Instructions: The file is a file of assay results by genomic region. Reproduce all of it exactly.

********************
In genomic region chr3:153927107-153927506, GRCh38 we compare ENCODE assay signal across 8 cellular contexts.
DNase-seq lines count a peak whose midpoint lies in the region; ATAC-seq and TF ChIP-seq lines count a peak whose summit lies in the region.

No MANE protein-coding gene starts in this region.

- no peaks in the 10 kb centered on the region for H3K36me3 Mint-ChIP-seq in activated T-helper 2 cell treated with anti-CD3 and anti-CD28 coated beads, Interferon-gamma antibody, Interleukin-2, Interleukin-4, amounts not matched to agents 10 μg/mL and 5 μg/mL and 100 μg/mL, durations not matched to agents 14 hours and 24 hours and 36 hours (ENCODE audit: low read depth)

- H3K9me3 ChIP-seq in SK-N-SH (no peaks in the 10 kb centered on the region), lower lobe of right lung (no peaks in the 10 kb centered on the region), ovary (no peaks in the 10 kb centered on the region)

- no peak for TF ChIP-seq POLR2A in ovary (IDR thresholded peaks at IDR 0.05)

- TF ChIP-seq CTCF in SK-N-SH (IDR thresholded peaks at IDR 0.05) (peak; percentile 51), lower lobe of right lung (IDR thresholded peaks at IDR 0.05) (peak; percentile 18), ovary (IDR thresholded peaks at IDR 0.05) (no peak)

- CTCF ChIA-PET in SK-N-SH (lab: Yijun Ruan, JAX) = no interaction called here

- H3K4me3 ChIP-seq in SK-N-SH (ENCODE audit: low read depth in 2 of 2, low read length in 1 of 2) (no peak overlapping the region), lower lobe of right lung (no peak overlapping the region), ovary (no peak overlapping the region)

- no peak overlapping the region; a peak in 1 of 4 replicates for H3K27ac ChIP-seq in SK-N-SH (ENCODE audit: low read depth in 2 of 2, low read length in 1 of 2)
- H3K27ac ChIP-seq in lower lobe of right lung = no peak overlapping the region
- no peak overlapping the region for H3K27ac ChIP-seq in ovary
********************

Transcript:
In genomic region chr3:153927107-153927506, GRCh38 we compare ENCODE assay signal across 8 cellular contexts.
DNase-seq lines count a peak whose midpoint lies in the region; ATAC-seq and TF ChIP-seq lines count a peak whose summit lies in the region.

No MANE protein-coding gene starts in this region.

- no peaks in the 10 kb centered on the region for H3K36me3 Mint-ChIP-seq in activated T-helper 2 cell treated with anti-CD3 and anti-CD28 coated beads, Interferon-gamma antibody, Interleukin-2, Interleukin-4, amounts not matched to agents 10 μg/mL and 5 μg/mL and 100 μg/mL, durations not matched to agents 14 hours and 24 hours and 36 hours (ENCODE audit: low read depth)

- H3K9me3 ChIP-seq in SK-N-SH (no peaks in the 10 kb centered on the region), lower lobe of right lung (no peaks in the 10 kb centered on the region), ovary (no peaks in the 10 kb centered on the region)

- no peak for TF ChIP-seq POLR2A in ovary (IDR thresholded peaks at IDR 0.05)

- TF ChIP-seq CTCF in SK-N-SH (IDR thresholded peaks at IDR 0.05) (peak; percentile 51), lower lobe of right lung (IDR thresholded peaks at IDR 0.05) (peak; percentile 18), ovary (IDR thresholded peaks at IDR 0.05) (no peak)

- CTCF ChIA-PET in SK-N-SH (lab: Yijun Ruan, JAX) = no interaction called here

- H3K4me3 ChIP-seq in SK-N-SH (ENCODE audit: low read depth in 2 of 2, low read length in 1 of 2) (no peak overlapping the region), lower lobe of right lung (no peak overlapping the region), ovary (no peak overlapping the region)

- no peak overlapping the region; a peak in 1 of 4 replicates for H3K27ac ChIP-seq in SK-N-SH (ENCODE audit: low read depth in 2 of 2, low read length in 1 of 2)
- H3K27ac ChIP-seq in lower lobe of right lung = no peak overlapping the region
- no peak overlapping the region for H3K27ac ChIP-seq in ovary